The duration of the complete cycle of this disease is normally 2 years. After infection occurs in the spring, swellings appear in the fall on the current seasons growth. After being dormant during the winter, the fungus resumes growth in spring and the bark splits revealing olive-green fungal tissue covered with spores. These galls turn darker during the summer and fall and then turn hard and black during the winter. In the following spring, another spore stage is produced on the black knots that starts new infections.

Management of black knot begins with the selection of resistant cultivars. If any galls form on susceptible varieties these galls should be removed 4 inches below the point of the gall. All infected plant material should be destroyed.

For more information on gardening, landscaping, insect and disease problems on your plants, visit the Home & Garden Information Center web site at www.clemson.edu/hgic

 
  Black Knot of Plum and Cherry Trees
Integrated Pest Management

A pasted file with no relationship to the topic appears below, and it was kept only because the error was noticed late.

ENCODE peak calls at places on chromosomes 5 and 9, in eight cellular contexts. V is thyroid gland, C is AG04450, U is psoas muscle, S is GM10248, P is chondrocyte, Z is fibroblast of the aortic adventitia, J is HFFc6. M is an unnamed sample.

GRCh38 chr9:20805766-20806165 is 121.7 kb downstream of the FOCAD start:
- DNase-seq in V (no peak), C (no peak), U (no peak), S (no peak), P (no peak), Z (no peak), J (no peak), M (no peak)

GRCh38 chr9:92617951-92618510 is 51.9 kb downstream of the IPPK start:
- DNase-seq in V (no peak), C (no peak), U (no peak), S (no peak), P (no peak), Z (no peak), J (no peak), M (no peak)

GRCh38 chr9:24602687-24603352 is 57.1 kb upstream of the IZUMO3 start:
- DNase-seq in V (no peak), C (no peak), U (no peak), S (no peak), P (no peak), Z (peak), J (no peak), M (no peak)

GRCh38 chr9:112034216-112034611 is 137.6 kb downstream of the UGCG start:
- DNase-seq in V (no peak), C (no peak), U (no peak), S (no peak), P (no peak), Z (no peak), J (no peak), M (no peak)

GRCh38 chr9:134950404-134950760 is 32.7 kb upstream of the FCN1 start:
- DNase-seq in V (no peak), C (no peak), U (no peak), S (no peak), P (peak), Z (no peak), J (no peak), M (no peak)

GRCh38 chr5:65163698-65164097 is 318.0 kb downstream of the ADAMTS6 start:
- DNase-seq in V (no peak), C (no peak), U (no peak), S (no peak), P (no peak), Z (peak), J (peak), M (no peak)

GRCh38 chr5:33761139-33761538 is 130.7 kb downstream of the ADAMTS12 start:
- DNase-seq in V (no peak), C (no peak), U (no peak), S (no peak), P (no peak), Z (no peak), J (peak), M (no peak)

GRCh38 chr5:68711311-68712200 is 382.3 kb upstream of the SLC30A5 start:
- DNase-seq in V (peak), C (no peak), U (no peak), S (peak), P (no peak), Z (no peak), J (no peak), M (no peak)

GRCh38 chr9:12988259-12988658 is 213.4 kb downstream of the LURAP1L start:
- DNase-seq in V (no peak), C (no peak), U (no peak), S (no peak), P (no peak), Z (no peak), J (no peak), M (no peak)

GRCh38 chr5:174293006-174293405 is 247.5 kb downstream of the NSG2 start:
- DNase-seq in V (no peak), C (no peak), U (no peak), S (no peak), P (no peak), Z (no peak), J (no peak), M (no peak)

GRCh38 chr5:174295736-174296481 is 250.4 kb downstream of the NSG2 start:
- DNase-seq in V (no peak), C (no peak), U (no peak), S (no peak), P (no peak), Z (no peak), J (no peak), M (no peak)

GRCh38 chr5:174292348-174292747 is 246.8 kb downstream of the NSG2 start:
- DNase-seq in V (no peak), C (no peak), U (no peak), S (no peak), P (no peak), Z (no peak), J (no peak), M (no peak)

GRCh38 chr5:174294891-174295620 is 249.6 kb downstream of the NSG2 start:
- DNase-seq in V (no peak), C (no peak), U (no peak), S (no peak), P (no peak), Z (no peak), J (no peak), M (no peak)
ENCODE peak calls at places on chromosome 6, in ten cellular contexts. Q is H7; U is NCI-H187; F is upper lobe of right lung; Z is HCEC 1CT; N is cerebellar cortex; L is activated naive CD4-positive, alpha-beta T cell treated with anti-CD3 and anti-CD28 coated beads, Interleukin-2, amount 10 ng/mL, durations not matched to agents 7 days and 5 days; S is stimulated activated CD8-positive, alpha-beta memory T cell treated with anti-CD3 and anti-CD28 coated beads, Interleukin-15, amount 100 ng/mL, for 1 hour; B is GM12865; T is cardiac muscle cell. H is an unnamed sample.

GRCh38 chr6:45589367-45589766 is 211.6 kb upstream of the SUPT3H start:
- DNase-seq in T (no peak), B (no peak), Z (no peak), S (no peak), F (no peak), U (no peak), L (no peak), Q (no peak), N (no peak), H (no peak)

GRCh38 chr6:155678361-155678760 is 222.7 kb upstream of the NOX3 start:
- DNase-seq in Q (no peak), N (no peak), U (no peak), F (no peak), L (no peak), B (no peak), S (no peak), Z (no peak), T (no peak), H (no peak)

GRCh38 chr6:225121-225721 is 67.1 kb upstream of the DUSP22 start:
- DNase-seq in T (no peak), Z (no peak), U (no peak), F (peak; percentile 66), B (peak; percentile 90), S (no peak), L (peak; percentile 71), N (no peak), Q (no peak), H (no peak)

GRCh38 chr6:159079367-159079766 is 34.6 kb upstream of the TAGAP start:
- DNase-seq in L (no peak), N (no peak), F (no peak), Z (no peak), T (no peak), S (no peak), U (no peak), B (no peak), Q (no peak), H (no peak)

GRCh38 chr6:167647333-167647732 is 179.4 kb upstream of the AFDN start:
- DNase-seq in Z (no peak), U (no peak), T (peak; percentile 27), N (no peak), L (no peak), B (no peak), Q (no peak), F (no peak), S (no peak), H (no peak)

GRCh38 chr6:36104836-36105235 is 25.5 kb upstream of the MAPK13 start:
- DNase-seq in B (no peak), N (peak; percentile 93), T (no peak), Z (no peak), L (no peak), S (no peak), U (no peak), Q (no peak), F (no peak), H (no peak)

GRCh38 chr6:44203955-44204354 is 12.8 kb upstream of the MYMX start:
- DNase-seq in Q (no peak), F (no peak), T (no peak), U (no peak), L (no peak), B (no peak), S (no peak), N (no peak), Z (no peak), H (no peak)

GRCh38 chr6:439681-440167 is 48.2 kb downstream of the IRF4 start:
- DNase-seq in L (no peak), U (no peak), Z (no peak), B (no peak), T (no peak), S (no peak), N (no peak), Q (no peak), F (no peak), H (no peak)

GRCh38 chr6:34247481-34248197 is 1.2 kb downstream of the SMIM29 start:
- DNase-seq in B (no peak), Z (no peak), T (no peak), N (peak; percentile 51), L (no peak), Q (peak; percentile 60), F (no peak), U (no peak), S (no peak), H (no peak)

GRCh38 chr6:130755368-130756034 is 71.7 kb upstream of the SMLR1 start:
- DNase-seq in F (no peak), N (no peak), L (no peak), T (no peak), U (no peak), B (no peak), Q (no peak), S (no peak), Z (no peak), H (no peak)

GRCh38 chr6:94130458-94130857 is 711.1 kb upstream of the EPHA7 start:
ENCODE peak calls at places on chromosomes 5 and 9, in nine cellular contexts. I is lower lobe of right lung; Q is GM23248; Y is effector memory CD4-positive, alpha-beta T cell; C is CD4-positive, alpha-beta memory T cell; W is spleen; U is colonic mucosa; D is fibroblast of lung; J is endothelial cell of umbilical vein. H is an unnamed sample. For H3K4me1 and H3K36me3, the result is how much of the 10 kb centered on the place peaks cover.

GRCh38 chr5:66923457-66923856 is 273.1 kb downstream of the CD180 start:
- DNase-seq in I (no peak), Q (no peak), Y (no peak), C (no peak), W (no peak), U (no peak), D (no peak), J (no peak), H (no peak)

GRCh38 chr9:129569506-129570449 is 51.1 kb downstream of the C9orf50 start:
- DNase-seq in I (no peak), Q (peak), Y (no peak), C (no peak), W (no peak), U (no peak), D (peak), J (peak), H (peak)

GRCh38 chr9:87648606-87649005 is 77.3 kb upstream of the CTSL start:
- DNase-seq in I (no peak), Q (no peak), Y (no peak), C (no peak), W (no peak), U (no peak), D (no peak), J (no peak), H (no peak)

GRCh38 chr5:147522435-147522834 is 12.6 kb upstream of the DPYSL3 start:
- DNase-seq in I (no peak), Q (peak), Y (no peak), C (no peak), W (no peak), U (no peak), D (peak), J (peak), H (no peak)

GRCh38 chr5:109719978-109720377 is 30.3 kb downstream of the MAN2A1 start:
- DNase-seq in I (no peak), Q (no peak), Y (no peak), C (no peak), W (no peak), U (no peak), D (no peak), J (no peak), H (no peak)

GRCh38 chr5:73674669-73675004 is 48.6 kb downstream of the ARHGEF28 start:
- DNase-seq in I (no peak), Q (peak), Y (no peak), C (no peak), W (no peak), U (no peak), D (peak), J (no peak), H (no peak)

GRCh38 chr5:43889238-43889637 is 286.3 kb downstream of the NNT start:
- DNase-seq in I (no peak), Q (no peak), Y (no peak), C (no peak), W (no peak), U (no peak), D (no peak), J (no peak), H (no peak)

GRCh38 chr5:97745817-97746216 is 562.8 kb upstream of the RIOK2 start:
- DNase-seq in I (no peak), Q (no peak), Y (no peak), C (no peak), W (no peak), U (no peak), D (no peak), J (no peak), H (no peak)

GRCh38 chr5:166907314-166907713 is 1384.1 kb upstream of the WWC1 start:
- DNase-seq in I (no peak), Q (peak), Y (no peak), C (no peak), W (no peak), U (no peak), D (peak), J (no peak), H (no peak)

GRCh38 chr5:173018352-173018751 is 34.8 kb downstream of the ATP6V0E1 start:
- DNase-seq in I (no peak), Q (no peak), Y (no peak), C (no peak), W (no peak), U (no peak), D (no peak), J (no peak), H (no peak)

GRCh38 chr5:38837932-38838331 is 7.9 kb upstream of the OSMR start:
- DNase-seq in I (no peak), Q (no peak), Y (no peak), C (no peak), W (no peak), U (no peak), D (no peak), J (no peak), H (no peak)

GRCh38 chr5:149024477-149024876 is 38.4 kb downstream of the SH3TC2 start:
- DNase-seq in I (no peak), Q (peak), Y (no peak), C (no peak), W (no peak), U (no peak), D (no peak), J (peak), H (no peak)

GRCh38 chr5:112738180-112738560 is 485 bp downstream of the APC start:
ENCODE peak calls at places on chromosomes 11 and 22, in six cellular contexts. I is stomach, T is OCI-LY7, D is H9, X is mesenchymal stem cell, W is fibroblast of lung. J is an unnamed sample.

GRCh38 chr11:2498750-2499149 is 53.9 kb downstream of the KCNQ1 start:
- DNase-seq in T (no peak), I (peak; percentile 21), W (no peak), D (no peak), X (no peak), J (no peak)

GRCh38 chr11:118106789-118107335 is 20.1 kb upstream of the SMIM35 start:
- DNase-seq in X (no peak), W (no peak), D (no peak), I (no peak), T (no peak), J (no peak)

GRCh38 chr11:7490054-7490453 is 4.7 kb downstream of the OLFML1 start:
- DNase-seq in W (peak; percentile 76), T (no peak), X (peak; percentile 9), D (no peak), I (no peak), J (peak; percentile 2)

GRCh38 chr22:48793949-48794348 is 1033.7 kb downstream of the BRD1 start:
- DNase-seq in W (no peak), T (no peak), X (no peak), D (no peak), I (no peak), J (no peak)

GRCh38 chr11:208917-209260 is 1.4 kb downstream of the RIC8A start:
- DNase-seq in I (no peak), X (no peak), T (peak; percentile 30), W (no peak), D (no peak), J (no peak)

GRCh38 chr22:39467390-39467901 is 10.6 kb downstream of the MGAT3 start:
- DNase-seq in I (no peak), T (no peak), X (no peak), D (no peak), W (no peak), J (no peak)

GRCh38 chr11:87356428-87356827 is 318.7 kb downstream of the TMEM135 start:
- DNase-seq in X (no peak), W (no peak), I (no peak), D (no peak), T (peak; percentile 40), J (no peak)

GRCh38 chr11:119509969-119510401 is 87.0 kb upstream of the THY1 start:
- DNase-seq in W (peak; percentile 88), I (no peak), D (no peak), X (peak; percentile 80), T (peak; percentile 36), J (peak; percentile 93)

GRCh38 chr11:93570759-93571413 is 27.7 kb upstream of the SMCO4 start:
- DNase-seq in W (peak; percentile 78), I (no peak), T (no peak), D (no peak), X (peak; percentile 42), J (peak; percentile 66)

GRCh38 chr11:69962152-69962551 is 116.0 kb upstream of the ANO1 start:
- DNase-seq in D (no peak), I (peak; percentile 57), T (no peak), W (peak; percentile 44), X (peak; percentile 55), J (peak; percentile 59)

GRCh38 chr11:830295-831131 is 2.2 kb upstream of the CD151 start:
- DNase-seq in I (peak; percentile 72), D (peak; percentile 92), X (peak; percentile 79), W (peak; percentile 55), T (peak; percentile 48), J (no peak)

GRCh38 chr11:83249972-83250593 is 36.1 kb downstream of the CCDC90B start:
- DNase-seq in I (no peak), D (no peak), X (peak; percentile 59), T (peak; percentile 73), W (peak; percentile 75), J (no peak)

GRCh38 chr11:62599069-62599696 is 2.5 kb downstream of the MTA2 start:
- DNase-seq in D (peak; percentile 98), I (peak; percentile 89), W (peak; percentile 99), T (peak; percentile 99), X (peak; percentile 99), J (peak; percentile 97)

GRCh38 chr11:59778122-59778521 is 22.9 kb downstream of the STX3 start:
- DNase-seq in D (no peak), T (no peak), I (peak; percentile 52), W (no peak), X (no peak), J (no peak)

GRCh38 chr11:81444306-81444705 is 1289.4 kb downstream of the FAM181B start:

About

May 26, 2020

In this video, plant pathologist Ed Zaworski discusses Black knot of plum and cherry trees. Check it out!

 
  Black knot fungus tutorial
BuckthornMN
 
   
 
About

Published on Jan 7, 2013

Buckthorn versus cherry trees - black knot fungus grows on cherry trees but not on buckthorn. Learn to Identify and remove black knot fungus from native cherry trees in your woodland. Get rid of buckthorn - not cherry trees

   
  BLACK KNOT FUNGUS!
bushcraftbartons
 
   
 
About

Published on Mar 27, 2012

NOTE: 4 days after visiting the shelter good weather came by and started to really melt. Visited a forest that was facing South and not North like my shelter. What a difference. I fell upon something I felt I could share.

Showing that this fungus is not Chaga even though they look similar..Please visit our website http://bushcraftbartons.com/

   
  Black Knot
alcoopextensionvideo
 
   
 
About

Uploaded on Feb 25, 2010

Dr. Scott Enebak Auburn University School of Forestry & Wildlife Sciences, discusses the characteristics of common forest diseases.

   

 

Camcorder

 
 
Visitor Sightings
 
           
 

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  Alfredo Colon
Summer 2019

Location: Maplewood Nature Center

Black Knot